I have been launching myself into the world of public speaking, which was one of my "learning edges" for 2010. I wanted to share the work of Learning as Leadership to a wider group of people who may not be able to attend our training programs in California. And, as always, discover the subtle aspects of my ego along the way... Here are some lessons learned from a recent keynote speech I gave in Houston to an audience of 300 (my largest yet!)
- Question: How do you get to Carnegie Hall? Answer: Practice, Practice Practice. I hate to practice, this is why I dropped piano lessons in first grade and have pretty much dropped every instrument since (violin, guitar, to name a few). I just wanted to PLAY the darned instrument! But if you want to get up in front of 300 (or 10 or 3) people and not look like a donkey's rear end, you better be prepared.
- Own it. I needed to find personal examples that spoke to me and that I could share vulnerably with meaning in order to connect with the audience. I kept trying to adapt my boss's talk to fit me and it just wasn’t clicking. Until I forced myself to turn off all distractions and sit down with a blank sheet of paper, I could not put the pieces together. When I was finally able to think about what I really wanted to communicate, from my heart, the talk unfolded in a more authentic way.
- Say it out loud. I practiced several times out loud, first with Arina Isaacson, my presentation coach, then with Ariel, my marketing assistant. I didn’t want to. I felt like an idiot. It was embarrassing. I made mistakes. But it was the only thing that helped me break through the discomfort and see the gaps in the talk.
- Put your energy in the room. When we got to the conference center I went directly to the hall where I was speaking. I walked around the room and put my energy into it. I looked at the stage from each perspective. I got up on stage and ran through the whole speech, without slides, just to make sure I really owned it. (Yes it was a bit uncomfortable as the wait staff set the tables, but if I couldn't feel confident in front of them, how could I feel confident in front of the entire conference?) I got a sense of what it was like to stand on the stage, to project to the far corners of the room without a microphone, to look at the sea of tables and chairs and not be afraid.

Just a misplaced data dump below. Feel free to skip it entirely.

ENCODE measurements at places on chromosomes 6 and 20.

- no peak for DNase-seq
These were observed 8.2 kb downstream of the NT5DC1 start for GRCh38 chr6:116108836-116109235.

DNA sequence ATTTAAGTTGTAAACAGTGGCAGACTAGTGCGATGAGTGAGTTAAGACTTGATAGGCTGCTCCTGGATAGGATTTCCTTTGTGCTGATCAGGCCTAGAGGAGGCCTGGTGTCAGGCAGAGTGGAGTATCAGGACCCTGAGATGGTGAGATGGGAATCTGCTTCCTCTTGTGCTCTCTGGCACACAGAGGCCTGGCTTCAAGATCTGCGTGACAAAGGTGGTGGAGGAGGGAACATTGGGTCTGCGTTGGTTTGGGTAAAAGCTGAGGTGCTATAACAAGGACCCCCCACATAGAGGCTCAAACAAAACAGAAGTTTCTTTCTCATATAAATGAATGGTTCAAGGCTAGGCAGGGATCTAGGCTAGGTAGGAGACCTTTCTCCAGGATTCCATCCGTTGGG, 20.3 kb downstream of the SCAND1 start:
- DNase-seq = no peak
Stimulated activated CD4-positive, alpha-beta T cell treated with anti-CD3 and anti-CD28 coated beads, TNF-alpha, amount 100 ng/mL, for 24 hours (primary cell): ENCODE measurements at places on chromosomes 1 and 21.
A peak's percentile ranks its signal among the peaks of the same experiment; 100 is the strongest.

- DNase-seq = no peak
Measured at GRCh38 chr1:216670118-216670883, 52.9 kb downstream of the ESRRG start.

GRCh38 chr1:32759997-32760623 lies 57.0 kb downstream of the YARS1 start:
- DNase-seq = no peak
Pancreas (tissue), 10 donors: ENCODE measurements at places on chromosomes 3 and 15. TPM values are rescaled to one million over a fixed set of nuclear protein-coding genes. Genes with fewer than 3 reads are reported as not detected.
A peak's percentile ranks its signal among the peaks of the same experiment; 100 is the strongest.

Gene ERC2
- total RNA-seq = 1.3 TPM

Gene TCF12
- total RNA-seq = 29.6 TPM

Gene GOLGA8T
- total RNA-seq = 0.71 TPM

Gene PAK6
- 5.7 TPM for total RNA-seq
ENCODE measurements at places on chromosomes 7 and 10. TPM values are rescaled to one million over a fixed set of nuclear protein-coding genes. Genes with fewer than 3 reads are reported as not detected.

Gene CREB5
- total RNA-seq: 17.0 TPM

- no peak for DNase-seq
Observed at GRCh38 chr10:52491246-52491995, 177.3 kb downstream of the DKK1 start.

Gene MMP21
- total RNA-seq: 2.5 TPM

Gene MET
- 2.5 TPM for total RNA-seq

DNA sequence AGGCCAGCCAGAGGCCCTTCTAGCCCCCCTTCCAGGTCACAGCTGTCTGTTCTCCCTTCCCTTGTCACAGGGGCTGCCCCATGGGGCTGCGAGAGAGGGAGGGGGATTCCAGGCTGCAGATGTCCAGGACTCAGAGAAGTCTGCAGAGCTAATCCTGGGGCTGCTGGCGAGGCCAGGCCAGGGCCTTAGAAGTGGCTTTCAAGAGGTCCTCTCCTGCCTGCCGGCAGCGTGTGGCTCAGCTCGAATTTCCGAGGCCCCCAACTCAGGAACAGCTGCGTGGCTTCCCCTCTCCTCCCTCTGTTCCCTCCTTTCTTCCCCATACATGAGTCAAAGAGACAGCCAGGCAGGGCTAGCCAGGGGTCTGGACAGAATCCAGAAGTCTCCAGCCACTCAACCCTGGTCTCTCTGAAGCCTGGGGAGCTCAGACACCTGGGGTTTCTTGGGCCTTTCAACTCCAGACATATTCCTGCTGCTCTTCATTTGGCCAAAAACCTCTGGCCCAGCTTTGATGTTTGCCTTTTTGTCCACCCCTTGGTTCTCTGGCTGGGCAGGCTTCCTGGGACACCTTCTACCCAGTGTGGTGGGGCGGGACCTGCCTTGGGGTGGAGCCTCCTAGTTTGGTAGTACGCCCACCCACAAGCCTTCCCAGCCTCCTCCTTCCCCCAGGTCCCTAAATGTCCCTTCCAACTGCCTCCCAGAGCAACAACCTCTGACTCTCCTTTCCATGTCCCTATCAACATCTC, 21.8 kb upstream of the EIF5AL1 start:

- Work the floor. This was key. After rehearsing the speech, we went out and met the folks who invited us, asked them what their challenges were, what the industry was struggling with. I then walked the exhibit hall floor and connected with the vendors. Ariel and I joked with them, we invited them to the talk, we winked, nudged and cajoled people to come listen to the talk. I took note of their names and this proved useful for the next step.
- Make it personal to the audience. I named names, I called people out, I told funny stories, and the audience felt a part of the talk, they felt included and valued and not just talked at. It made it so much easier for me having made contact with people, in the hall, at my table before the speech started, I felt like I had built allies who were cheering me on, smiling at me, laughing at my jokes, wanting me to be successful. (not to mention having an ally in the front row, with Ariel planted in a place where I could see her and she could encourage me). I tried really hard not to focus on (what I perceived to be) the disengaged faces when I saw them. Or the people who had to leave. I knew the vendors had to pack up, so I didn't take it personally. I have given too much energy to these people in the past. I stuck with those who were interested and it made me feel more confident.
- Take time to connect at the end. I spent two hours after the talk walking around, connecting with people, shaking hands, schmoozing, many of the vendors were packing up their boxes, the conference organizers were wrapping everything up to go home, but no one really wanted to leave right away, they were relaxed and that was the time when I had the best connections with the people I met and created the most interesting opportunities for the future.
- Be grateful. These people have invited you into their world, and they could have chosen others to do what you did, so be grateful, thank them, tell them how great they are, how great their organization is, what a great time you had. It goes a long way. Tell them you want to come back next year. Tell them you want to speak at the International conference next time. I already had someone recommend me for that because I was genuinely glad to be there and be of service.
- Give away free stuff. We sent LaL pens, free CD's, a brochure, so 300 conference attendees bags had LaL stuff in it. I also always do a handout for them to answer questions I bring up, but it is also a great marketing giveaway because it has our name and number on it.
- Don't assume because you nailed it this time you are done. I love the expression "Pride cometh before the fall." It's so sobering. Because this is my real weakness: To think that because I was successful at something once, I am done. I have gone on countless diets and regained the weight because I achieved my ideal goal and thought I was "done." Each engagement requires us to be fully present and engaged as if it were the first. Don't short change the steps and hope to remain a valuable asset.
I hope this will inspire those of you with a story to tell to get out and allow your voice to be heard. We all have something to contribute, and now, more than ever, the planet needs us to step up!